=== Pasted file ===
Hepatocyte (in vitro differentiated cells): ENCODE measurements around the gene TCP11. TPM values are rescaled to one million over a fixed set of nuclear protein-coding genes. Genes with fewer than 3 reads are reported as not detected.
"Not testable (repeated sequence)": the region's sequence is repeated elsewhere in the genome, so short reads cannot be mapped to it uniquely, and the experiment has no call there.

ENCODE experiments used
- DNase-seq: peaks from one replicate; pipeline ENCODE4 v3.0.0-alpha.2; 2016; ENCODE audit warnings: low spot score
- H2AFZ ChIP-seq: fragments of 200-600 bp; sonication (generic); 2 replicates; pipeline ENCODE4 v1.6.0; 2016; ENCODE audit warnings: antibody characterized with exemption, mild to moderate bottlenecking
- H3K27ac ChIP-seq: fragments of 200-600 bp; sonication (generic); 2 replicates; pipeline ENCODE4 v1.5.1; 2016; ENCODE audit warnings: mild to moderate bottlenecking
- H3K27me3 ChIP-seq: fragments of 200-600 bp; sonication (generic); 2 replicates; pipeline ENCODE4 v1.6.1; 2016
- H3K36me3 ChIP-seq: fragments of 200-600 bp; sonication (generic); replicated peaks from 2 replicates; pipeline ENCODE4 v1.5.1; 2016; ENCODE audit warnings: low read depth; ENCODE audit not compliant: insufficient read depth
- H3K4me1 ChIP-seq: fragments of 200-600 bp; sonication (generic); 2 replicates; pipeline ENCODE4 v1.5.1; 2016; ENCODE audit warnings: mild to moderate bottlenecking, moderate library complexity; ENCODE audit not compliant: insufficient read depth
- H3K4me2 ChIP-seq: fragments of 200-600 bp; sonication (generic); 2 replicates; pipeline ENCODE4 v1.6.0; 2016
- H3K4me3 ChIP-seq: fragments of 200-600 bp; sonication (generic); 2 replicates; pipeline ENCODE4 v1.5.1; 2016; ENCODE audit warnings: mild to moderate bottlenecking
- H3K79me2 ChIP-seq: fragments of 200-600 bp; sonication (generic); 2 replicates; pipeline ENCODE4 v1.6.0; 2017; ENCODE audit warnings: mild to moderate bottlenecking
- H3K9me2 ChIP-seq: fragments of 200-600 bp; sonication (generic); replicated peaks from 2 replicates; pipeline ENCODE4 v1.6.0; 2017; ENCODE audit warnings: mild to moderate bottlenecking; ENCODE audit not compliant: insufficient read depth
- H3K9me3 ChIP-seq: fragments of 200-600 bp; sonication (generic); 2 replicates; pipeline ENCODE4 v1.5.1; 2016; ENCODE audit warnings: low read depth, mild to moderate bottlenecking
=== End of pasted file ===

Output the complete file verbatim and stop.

Hepatocyte (in vitro differentiated cells): ENCODE measurements around the gene TCP11. TPM values are rescaled to one million over a fixed set of nuclear protein-coding genes. Genes with fewer than 3 reads are reported as not detected.
"Not testable (repeated sequence)": the region's sequence is repeated elsewhere in the genome, so short reads cannot be mapped to it uniquely, and the experiment has no call there.

ENCODE experiments used
- DNase-seq: peaks from one replicate; pipeline ENCODE4 v3.0.0-alpha.2; 2016; ENCODE audit warnings: low spot score
- H2AFZ ChIP-seq: fragments of 200-600 bp; sonication (generic); 2 replicates; pipeline ENCODE4 v1.6.0; 2016; ENCODE audit warnings: antibody characterized with exemption, mild to moderate bottlenecking
- H3K27ac ChIP-seq: fragments of 200-600 bp; sonication (generic); 2 replicates; pipeline ENCODE4 v1.5.1; 2016; ENCODE audit warnings: mild to moderate bottlenecking
- H3K27me3 ChIP-seq: fragments of 200-600 bp; sonication (generic); 2 replicates; pipeline ENCODE4 v1.6.1; 2016
- H3K36me3 ChIP-seq: fragments of 200-600 bp; sonication (generic); replicated peaks from 2 replicates; pipeline ENCODE4 v1.5.1; 2016; ENCODE audit warnings: low read depth; ENCODE audit not compliant: insufficient read depth
- H3K4me1 ChIP-seq: fragments of 200-600 bp; sonication (generic); 2 replicates; pipeline ENCODE4 v1.5.1; 2016; ENCODE audit warnings: mild to moderate bottlenecking, moderate library complexity; ENCODE audit not compliant: insufficient read depth
- H3K4me2 ChIP-seq: fragments of 200-600 bp; sonication (generic); 2 replicates; pipeline ENCODE4 v1.6.0; 2016
- H3K4me3 ChIP-seq: fragments of 200-600 bp; sonication (generic); 2 replicates; pipeline ENCODE4 v1.5.1; 2016; ENCODE audit warnings: mild to moderate bottlenecking
- H3K79me2 ChIP-seq: fragments of 200-600 bp; sonication (generic); 2 replicates; pipeline ENCODE4 v1.6.0; 2017; ENCODE audit warnings: mild to moderate bottlenecking
- H3K9me2 ChIP-seq: fragments of 200-600 bp; sonication (generic); replicated peaks from 2 replicates; pipeline ENCODE4 v1.6.0; 2017; ENCODE audit warnings: mild to moderate bottlenecking; ENCODE audit not compliant: insufficient read depth
- H3K9me3 ChIP-seq: fragments of 200-600 bp; sonication (generic); 2 replicates; pipeline ENCODE4 v1.5.1; 2016; ENCODE audit warnings: low read depth, mild to moderate bottlenecking